This collection contains signed letters and manuscripts written by Aldous Huxley between 1916 and 1963. The bulk of the letters were sent to Huxley's friend Robert Nichols, an English poet and dramatist, between 1916 and 1935. The manuscripts included are for the novel Antic Hay, the essay "America and the Future," the book Arabia Infelix and Other Poems, and the poem "Fifth Philosopher's Song, From Leda." The manuscripts for "America and the Future" and Arabia Infelix show Huxley's corrections to his work.
The collection is arranged in two series, one of manuscripts and one of correspondence. The items are arranged chronologically within each box.
Much of Aldous Huxley's personal collection of manuscripts, diaries, and papers were destroyed when his Los Angeles home burned in 1960, enhancing the significance of this collection. Special Collections also houses a large number of Huxley's books, including many first editions and autographed copies.
Open for research.
Special Collections owns the physical items in our collections, but copyright normally belongs to the creator of the materials or their heirs. The researcher has full responsibility for determining copyright status, obtaining permission to publish from copyright holders, and abiding by current copyright laws when publishing or displaying copies of Special Collections material in print or electronic form. For more information, consult the appropriate librarian. Reproduction decisions will be made by Special Collections staff on a case-by-case basis.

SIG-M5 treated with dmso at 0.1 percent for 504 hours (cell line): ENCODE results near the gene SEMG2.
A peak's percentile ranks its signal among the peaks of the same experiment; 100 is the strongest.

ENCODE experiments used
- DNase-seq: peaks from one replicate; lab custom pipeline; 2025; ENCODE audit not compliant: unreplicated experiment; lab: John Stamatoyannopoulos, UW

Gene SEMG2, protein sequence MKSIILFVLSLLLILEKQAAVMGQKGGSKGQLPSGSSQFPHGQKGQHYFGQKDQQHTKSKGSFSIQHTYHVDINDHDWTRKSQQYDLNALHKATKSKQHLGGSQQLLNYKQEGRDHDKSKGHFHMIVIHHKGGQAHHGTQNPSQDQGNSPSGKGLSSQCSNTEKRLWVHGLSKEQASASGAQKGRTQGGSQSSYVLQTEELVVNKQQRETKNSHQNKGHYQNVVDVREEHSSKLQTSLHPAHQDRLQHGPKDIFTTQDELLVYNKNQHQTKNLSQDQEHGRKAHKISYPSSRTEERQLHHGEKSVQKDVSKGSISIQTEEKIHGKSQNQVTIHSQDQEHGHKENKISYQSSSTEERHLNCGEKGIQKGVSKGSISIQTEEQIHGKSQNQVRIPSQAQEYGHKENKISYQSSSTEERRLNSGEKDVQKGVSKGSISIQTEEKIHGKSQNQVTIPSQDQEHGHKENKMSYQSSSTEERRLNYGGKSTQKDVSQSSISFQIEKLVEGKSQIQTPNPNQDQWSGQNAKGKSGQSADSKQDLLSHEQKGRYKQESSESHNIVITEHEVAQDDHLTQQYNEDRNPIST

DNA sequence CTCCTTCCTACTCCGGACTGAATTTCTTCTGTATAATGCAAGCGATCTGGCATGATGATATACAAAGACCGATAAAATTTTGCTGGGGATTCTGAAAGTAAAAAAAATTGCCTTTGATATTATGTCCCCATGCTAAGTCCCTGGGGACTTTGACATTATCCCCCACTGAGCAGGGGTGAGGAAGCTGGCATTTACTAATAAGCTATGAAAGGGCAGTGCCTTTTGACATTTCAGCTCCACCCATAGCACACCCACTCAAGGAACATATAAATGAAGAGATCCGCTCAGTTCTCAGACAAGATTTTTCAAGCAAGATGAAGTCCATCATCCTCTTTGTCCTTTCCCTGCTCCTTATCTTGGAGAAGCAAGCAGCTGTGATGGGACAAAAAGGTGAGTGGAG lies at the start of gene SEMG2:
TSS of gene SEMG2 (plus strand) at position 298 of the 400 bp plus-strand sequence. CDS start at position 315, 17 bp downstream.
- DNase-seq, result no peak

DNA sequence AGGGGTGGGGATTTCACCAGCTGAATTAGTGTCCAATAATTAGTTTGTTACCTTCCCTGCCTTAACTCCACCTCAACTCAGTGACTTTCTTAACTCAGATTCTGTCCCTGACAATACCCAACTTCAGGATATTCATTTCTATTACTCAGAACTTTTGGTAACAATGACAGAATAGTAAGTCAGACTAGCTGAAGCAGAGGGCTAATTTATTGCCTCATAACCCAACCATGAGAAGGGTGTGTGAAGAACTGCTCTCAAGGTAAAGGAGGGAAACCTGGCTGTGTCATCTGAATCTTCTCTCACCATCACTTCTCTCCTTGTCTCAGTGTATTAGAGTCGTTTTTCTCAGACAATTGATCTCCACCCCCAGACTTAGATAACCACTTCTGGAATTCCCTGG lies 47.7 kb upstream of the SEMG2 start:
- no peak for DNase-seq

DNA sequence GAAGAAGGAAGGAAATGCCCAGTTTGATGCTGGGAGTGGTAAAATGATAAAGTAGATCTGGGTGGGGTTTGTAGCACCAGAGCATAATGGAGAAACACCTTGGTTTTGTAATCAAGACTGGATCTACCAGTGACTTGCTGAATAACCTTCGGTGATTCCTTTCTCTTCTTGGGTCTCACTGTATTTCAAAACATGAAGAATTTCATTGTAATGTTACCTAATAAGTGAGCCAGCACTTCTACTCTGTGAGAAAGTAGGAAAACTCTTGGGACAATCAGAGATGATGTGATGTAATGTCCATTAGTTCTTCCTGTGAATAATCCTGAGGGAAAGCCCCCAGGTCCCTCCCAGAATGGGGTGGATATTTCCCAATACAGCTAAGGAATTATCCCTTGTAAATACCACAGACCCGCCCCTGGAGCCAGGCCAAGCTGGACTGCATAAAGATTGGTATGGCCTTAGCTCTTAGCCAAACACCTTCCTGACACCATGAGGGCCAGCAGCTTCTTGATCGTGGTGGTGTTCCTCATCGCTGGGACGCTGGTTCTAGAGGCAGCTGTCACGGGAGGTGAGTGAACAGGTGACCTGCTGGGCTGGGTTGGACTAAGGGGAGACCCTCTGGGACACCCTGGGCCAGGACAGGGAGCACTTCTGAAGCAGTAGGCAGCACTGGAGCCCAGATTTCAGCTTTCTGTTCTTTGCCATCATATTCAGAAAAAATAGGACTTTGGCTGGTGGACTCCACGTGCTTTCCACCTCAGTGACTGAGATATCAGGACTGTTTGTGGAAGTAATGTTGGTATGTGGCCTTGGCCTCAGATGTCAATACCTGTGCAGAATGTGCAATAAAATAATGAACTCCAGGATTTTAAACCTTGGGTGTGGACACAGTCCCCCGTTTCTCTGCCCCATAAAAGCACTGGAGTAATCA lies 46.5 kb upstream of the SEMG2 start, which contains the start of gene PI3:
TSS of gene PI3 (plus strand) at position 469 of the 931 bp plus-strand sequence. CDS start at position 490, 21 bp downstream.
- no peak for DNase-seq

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Aldous Huxley was born in 1894 to a British family whose forebears included outspoken Darwin advocate Thomas Henry Huxley, his grandfather, and poet Matthew Arnold, his great uncle. Huxley's career as a writer began in the 1920s with a sequence of novels and short story collections which lampooned the pretensions of post World War I society. Interested in a variety of literary forms, Huxley also published books of essays, travel observations, and poetry. In 1928, he published the novel Point Counter Point, an ambitious work with a vast cast of characters which explored multiple points of view and the multiple aspects of experience.
In 1932, Huxley released the book which would become his most famous, Brave New World. In this cautionary tale of the future, babies are bred in test tubes to become workers who, as adults, are kept docile through games, "sleep teaching," and the calming drug "soma." The book's success brought him celebrity and fortune, but the novels which followed suffered from Huxley's inclusion of his own instructive rhetoric. Still as prolific as ever, he continued to churn out additional stories, essays, plays, literary criticism and, following his 1937 move to Southern California, several Hollywood screenplays.
In the final ten years of his life, Huxley experimented with LSD, writing about his experiences with the hallucinogen in his book The Doors of Perception. He died in 1963.
These items were purchased by the University of Houston Libraries from C. Dorman David in September 1964. Items 22 and 23, Box 2, (two 1945 letters) were donated in memory of Mrs. Ethel Romansky.
Julie Grob, 1995
Part of the University of Houston Libraries Special Collections Repository